If poststructuralism fails to meet the challenge of radical self-reference because its signification within the actual occasion is strictly a reference to what is other, does radical recursion involve reference to the self in the sense of simple self-identity (X≡X)? It surely cannot. For without the aspect of the other, of difference, meaning is trivialized and collapses. Radical recursion therefore entails neither external reference nor self-identity. What it constitutes, I suggest, is the dialectical interplay of these.
I propose that, in radical recursion, though the self that is signified is not simply the same self that does the signifying; though the very act of reflecting upon the self turns it into what is other; this other flows right back into the source from which it arises, rather than appearing merely as an other cast before a new self. The semiotic act I am intimating thus would give us neither self nor other, in the categorically opposed sense of these terms. We would realize instead their paradoxical interpenetration. I suggest that this dialectic is what we require to supersede the supremacy of linear signification in a meaningful way. Signifier and signified would be more than reciprocally interdependent in such a self-signification. They would be identical, utterly one. Yet they also would be two. By virtue of the latter aspect, meaningful signification would continue; by virtue of the former, recursion would go all the way down; it would be realized concretely in the heart of the actual occasion. To be sure, this construal of radical recursion requires further explication.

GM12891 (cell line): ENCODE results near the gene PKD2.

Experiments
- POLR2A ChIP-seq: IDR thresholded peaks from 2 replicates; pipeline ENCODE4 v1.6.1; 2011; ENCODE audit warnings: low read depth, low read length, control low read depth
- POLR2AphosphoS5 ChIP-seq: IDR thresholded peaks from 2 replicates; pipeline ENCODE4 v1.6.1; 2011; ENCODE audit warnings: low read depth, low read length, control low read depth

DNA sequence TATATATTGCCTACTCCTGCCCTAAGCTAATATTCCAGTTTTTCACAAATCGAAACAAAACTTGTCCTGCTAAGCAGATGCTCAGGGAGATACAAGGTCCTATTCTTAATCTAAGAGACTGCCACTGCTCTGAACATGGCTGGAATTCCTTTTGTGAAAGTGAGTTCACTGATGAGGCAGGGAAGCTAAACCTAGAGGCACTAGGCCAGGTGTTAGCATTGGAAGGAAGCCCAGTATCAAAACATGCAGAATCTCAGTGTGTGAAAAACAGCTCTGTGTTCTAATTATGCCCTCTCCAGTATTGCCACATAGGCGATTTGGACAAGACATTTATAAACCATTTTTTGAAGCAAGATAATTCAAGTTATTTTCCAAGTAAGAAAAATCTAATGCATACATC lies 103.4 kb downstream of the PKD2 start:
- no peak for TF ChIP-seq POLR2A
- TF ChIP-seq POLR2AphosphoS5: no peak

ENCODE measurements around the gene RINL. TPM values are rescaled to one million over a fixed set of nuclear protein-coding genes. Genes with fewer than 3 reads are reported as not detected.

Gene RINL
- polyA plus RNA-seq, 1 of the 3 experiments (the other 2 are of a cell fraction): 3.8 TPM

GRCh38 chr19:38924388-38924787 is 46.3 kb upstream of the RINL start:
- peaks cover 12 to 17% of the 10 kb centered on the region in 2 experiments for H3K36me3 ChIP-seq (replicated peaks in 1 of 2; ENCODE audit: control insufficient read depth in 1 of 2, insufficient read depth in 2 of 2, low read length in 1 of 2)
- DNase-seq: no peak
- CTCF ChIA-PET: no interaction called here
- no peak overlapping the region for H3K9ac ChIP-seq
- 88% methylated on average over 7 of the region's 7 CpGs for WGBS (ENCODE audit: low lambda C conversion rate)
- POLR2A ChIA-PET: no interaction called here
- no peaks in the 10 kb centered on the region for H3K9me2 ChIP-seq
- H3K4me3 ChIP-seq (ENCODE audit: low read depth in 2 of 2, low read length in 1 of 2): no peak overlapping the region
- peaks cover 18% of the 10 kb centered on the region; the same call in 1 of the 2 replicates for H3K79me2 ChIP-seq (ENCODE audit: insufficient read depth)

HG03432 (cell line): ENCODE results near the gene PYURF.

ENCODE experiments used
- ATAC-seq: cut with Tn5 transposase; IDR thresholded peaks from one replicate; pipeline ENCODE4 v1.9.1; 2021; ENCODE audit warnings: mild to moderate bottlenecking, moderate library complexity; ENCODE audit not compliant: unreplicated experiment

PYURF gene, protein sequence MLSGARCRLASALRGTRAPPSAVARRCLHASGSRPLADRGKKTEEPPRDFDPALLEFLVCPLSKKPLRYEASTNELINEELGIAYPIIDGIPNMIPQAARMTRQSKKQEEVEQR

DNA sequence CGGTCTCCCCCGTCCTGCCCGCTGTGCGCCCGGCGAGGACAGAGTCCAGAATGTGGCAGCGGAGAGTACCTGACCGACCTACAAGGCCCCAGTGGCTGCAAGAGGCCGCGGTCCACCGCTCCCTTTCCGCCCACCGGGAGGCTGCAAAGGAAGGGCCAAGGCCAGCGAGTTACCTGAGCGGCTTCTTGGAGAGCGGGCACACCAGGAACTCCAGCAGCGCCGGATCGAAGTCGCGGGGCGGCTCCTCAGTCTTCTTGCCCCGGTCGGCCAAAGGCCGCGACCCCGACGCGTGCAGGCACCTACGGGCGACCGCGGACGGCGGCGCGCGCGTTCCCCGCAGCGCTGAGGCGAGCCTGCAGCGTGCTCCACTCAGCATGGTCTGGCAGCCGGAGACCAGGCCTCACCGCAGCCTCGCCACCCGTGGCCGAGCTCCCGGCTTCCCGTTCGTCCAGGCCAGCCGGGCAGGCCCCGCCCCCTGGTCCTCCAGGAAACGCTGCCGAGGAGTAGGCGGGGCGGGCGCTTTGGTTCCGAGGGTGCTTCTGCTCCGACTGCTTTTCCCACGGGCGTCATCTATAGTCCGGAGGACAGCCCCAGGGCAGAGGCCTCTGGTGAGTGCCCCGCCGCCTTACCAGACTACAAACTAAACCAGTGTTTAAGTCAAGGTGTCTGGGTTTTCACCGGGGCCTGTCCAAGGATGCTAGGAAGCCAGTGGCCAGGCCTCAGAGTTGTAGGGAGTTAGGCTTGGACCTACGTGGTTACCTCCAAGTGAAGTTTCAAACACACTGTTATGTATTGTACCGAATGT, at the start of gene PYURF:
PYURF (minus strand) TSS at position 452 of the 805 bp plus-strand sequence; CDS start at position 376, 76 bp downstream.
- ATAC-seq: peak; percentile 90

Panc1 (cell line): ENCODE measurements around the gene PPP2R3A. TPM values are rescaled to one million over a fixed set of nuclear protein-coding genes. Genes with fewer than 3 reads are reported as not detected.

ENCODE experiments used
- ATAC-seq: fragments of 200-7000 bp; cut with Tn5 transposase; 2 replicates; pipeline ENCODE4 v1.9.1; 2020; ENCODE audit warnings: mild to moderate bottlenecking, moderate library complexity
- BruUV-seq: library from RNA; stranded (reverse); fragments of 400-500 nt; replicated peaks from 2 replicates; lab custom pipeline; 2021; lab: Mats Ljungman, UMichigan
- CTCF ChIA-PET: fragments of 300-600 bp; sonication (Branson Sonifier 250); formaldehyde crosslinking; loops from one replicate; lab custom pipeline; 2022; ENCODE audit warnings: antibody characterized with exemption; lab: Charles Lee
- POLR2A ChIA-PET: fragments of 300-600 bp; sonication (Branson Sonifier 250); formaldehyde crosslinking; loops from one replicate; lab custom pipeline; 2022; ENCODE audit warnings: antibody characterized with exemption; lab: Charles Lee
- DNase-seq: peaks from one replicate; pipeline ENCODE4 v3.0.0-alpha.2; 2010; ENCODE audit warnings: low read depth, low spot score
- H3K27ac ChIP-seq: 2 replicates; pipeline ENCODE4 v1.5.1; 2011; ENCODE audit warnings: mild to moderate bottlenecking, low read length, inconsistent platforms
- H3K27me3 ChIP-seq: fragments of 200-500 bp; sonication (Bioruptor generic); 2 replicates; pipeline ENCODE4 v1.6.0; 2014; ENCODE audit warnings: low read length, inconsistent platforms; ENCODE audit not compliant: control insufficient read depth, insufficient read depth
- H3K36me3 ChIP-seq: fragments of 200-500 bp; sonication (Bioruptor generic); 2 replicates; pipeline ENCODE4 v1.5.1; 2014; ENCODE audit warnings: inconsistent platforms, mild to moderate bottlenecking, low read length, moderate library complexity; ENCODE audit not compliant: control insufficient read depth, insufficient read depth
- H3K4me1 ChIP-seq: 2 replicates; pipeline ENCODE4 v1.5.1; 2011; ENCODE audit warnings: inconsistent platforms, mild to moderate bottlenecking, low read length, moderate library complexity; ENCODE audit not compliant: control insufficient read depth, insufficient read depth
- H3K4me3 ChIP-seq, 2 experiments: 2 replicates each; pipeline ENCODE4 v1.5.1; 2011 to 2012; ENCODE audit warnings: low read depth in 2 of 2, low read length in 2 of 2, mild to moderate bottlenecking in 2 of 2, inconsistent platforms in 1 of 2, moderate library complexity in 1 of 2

2. RADICAL RECURSION IN TOPOLOGY
Psychoanalyst Jacques Lacan had turned to the science of linguistics in order to clarify the language of the psyche. What we see precisely in the slippage of the signifier through which the subject is “a fading thing” (1966/1970: 194) is the functioning of the unconscious. But Lacan was not content to stop with a merely linguistic clarification of psychic process. In an effort to achieve an even higher level of precision, he appealed to mathematics, and, in particular, to topology, the qualitative sub-discipline that deals with the properties of surfaces. By way of elucidating the signifying activity that constitutes the unconscious discourse of the human subject, Lacan presented a diagram of a Moebius strip:
This diagram can be considered the basis of a sort of essential inscription at the origin, in the knot which constitutes the subject. This goes much further than you may think at first, because you can search for the sort of surface able to receive such inscriptions. You can perhaps see that the sphere, that old symbol for totality, is unsuitable. A torus, a Klein bottle, a cross-cut surface, are able to receive such a cut. And this diversity is very important as it explains many things about the structure of mental disease. If one can symbolize the subject by this fundamental cut, in the same way one can show that a cut on a torus corresponds to the neurotic subject, and on a cross-cut surface to another sort of mental disease. (Lacan 1966/1970: 192–193)